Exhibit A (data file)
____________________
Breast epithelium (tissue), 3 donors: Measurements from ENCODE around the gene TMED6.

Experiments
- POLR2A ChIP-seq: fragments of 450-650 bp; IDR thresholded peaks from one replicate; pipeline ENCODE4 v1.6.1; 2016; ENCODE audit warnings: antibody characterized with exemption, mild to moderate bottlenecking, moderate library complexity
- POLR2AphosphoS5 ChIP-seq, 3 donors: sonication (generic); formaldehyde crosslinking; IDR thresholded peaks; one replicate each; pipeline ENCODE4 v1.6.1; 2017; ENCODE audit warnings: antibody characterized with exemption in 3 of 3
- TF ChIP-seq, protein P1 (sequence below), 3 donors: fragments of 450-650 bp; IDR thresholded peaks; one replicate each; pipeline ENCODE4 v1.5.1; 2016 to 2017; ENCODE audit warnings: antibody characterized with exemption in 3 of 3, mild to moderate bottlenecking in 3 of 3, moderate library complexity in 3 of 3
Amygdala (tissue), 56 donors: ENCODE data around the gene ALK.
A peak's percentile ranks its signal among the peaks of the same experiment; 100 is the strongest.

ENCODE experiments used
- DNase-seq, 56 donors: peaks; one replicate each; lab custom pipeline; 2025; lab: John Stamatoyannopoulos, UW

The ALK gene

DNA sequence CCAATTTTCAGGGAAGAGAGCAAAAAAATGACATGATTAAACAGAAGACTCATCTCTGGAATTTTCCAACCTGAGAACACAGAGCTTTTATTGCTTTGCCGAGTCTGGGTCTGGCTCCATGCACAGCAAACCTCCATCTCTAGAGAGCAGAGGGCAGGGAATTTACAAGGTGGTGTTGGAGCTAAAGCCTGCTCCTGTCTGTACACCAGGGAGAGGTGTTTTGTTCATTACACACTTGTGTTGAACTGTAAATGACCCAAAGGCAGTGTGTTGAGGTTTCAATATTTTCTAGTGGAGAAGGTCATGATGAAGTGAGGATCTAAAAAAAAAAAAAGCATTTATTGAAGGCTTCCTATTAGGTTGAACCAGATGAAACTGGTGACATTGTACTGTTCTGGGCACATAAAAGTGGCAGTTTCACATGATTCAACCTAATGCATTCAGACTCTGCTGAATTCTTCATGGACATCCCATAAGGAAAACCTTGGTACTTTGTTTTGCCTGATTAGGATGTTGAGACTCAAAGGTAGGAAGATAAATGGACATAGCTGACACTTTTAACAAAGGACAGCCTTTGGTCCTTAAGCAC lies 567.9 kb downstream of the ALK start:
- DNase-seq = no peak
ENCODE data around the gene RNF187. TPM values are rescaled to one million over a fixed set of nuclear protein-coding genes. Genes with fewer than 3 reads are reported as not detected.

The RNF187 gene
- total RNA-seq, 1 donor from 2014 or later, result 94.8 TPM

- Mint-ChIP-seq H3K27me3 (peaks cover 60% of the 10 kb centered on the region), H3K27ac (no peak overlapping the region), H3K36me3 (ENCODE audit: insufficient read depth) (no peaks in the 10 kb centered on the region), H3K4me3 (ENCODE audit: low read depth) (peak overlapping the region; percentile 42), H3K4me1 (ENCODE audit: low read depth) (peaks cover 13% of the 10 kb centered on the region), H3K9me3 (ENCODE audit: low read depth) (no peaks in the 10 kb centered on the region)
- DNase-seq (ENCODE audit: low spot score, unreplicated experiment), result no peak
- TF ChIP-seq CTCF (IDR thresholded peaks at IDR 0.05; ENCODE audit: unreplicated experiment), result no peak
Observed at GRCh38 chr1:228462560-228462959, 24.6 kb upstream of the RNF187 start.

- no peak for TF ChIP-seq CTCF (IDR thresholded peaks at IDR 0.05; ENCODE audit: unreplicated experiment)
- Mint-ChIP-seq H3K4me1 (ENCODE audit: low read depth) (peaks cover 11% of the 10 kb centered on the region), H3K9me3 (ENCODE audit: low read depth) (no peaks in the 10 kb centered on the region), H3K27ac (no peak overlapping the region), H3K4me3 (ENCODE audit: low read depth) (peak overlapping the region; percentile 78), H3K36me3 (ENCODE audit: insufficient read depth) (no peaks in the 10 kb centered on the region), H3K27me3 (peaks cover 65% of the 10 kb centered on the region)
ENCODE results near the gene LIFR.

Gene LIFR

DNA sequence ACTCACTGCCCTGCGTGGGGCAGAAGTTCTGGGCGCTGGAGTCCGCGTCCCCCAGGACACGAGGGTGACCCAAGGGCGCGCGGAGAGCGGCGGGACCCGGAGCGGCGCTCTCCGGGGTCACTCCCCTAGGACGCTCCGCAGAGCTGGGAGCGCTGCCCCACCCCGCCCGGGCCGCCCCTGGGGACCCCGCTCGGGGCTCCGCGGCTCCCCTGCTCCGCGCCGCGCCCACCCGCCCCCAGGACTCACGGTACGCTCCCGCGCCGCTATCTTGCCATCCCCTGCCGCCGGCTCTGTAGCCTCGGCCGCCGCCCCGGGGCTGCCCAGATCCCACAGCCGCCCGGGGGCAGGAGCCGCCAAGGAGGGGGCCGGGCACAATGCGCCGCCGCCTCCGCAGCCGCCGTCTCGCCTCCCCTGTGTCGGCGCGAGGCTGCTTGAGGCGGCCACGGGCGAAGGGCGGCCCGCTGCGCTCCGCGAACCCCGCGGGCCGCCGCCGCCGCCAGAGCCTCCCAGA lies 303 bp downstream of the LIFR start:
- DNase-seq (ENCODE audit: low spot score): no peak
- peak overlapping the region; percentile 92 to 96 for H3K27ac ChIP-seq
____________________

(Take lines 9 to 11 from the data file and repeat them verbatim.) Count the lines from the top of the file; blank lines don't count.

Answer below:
- DNase-seq, 56 donors: peaks; one replicate each; lab custom pipeline; 2025; lab: John Stamatoyannopoulos, UW

The ALK gene

DNA sequence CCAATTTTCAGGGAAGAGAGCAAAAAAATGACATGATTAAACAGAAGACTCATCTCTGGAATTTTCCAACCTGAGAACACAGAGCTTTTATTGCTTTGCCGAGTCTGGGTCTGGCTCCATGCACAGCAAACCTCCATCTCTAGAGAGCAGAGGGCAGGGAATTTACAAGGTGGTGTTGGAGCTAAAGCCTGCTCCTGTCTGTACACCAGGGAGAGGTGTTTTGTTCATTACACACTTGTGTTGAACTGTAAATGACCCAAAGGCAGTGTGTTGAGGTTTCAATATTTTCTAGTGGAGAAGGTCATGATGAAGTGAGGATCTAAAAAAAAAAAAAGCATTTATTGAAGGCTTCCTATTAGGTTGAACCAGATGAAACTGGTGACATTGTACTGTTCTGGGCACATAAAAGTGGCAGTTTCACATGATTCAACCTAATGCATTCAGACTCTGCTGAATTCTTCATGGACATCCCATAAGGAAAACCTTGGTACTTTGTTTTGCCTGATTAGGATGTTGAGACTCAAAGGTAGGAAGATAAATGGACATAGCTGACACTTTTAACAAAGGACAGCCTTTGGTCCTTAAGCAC lies 567.9 kb downstream of the ALK start: